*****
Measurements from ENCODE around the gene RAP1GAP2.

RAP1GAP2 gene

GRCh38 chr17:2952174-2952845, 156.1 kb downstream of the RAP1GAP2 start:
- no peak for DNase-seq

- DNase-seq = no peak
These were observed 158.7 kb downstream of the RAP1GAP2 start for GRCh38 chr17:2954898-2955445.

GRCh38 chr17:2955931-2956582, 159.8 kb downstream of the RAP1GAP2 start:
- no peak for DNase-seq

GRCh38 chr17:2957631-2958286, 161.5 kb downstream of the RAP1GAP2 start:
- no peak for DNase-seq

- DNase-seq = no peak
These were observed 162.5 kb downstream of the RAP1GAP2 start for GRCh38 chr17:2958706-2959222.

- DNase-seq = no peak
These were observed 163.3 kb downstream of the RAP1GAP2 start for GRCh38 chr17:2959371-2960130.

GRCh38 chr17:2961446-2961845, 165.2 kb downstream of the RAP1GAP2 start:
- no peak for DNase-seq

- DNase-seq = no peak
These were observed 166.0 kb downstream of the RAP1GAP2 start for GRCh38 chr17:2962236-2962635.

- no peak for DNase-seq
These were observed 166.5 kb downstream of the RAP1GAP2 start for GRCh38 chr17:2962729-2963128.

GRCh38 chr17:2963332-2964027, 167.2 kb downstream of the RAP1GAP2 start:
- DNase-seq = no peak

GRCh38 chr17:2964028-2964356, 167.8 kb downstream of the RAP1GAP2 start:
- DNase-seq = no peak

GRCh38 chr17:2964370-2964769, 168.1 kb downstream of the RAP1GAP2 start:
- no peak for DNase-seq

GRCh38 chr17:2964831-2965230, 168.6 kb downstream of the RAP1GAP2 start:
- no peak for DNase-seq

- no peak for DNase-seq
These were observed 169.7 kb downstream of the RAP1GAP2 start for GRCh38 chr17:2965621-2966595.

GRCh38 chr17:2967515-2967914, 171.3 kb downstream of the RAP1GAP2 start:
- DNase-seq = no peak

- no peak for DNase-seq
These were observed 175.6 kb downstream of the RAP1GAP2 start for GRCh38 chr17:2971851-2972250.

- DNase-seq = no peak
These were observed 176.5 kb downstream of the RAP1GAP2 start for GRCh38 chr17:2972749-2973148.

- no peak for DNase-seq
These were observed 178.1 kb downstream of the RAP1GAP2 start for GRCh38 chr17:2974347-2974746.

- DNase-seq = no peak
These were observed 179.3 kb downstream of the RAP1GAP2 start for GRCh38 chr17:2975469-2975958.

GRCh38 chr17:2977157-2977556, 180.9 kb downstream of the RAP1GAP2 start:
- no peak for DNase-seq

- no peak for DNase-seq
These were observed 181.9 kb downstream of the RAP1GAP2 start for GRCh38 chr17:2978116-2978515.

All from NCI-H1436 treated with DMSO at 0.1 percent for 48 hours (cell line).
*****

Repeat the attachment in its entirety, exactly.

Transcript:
Measurements from ENCODE around the gene RAP1GAP2.

RAP1GAP2 gene

GRCh38 chr17:2952174-2952845, 156.1 kb downstream of the RAP1GAP2 start:
- no peak for DNase-seq

- DNase-seq = no peak
These were observed 158.7 kb downstream of the RAP1GAP2 start for GRCh38 chr17:2954898-2955445.

GRCh38 chr17:2955931-2956582, 159.8 kb downstream of the RAP1GAP2 start:
- no peak for DNase-seq

GRCh38 chr17:2957631-2958286, 161.5 kb downstream of the RAP1GAP2 start:
- no peak for DNase-seq

- DNase-seq = no peak
These were observed 162.5 kb downstream of the RAP1GAP2 start for GRCh38 chr17:2958706-2959222.

- DNase-seq = no peak
These were observed 163.3 kb downstream of the RAP1GAP2 start for GRCh38 chr17:2959371-2960130.

GRCh38 chr17:2961446-2961845, 165.2 kb downstream of the RAP1GAP2 start:
- no peak for DNase-seq

- DNase-seq = no peak
These were observed 166.0 kb downstream of the RAP1GAP2 start for GRCh38 chr17:2962236-2962635.

- no peak for DNase-seq
These were observed 166.5 kb downstream of the RAP1GAP2 start for GRCh38 chr17:2962729-2963128.

GRCh38 chr17:2963332-2964027, 167.2 kb downstream of the RAP1GAP2 start:
- DNase-seq = no peak

GRCh38 chr17:2964028-2964356, 167.8 kb downstream of the RAP1GAP2 start:
- DNase-seq = no peak

GRCh38 chr17:2964370-2964769, 168.1 kb downstream of the RAP1GAP2 start:
- no peak for DNase-seq

GRCh38 chr17:2964831-2965230, 168.6 kb downstream of the RAP1GAP2 start:
- no peak for DNase-seq

- no peak for DNase-seq
These were observed 169.7 kb downstream of the RAP1GAP2 start for GRCh38 chr17:2965621-2966595.

GRCh38 chr17:2967515-2967914, 171.3 kb downstream of the RAP1GAP2 start:
- DNase-seq = no peak

- no peak for DNase-seq
These were observed 175.6 kb downstream of the RAP1GAP2 start for GRCh38 chr17:2971851-2972250.

- DNase-seq = no peak
These were observed 176.5 kb downstream of the RAP1GAP2 start for GRCh38 chr17:2972749-2973148.

- no peak for DNase-seq
These were observed 178.1 kb downstream of the RAP1GAP2 start for GRCh38 chr17:2974347-2974746.

- DNase-seq = no peak
These were observed 179.3 kb downstream of the RAP1GAP2 start for GRCh38 chr17:2975469-2975958.

GRCh38 chr17:2977157-2977556, 180.9 kb downstream of the RAP1GAP2 start:
- no peak for DNase-seq

- no peak for DNase-seq
These were observed 181.9 kb downstream of the RAP1GAP2 start for GRCh38 chr17:2978116-2978515.

All from NCI-H1436 treated with DMSO at 0.1 percent for 48 hours (cell line).